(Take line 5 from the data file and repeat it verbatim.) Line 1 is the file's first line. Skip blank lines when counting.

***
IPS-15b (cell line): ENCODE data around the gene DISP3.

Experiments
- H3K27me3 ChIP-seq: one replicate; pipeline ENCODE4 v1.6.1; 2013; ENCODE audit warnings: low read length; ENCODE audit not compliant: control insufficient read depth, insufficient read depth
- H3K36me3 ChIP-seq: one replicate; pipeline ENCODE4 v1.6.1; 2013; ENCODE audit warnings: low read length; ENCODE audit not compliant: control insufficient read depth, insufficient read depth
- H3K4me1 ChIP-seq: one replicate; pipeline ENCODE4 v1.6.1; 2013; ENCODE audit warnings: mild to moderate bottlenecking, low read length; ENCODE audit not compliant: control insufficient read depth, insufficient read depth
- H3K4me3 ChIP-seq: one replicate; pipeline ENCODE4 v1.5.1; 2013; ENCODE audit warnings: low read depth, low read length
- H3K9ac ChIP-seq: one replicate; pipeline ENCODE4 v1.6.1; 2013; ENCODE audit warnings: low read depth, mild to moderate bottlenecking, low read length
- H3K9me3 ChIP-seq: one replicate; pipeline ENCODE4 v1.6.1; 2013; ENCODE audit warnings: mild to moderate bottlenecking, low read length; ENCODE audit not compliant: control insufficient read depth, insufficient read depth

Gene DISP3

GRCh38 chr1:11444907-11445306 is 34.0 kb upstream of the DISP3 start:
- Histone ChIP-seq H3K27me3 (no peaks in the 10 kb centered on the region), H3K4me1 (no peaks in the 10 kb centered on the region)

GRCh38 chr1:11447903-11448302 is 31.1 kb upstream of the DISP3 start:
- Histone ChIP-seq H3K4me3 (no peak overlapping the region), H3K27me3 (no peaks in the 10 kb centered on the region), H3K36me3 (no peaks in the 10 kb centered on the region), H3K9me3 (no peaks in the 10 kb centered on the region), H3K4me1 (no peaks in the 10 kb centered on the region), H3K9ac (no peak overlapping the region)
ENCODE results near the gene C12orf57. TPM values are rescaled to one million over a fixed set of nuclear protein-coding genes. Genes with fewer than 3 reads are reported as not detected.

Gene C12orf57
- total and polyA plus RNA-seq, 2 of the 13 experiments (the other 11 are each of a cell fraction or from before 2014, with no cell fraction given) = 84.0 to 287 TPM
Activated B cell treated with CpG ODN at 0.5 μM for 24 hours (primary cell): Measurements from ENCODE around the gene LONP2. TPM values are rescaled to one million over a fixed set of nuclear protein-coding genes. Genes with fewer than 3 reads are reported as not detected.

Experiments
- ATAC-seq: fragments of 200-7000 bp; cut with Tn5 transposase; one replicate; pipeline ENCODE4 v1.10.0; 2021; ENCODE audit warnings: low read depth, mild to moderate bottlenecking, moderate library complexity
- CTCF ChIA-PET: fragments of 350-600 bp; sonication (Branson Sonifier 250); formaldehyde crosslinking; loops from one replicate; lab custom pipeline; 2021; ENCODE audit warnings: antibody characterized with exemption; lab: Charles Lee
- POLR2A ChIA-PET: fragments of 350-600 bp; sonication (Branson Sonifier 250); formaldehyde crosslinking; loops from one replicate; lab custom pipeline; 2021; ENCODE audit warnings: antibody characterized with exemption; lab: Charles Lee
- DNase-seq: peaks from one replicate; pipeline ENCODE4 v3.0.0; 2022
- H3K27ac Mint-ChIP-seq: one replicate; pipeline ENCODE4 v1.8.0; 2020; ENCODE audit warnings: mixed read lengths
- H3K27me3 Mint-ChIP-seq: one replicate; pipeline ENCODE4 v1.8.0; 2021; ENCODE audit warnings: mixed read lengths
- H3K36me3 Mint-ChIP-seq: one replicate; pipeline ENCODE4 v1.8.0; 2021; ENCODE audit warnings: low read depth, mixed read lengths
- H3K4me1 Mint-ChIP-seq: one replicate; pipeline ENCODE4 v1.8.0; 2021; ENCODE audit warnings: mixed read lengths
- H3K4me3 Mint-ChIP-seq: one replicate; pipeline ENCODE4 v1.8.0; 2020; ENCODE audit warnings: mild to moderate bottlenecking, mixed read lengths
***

- H3K4me1 ChIP-seq: one replicate; pipeline ENCODE4 v1.6.1; 2013; ENCODE audit warnings: mild to moderate bottlenecking, low read length; ENCODE audit not compliant: control insufficient read depth, insufficient read depth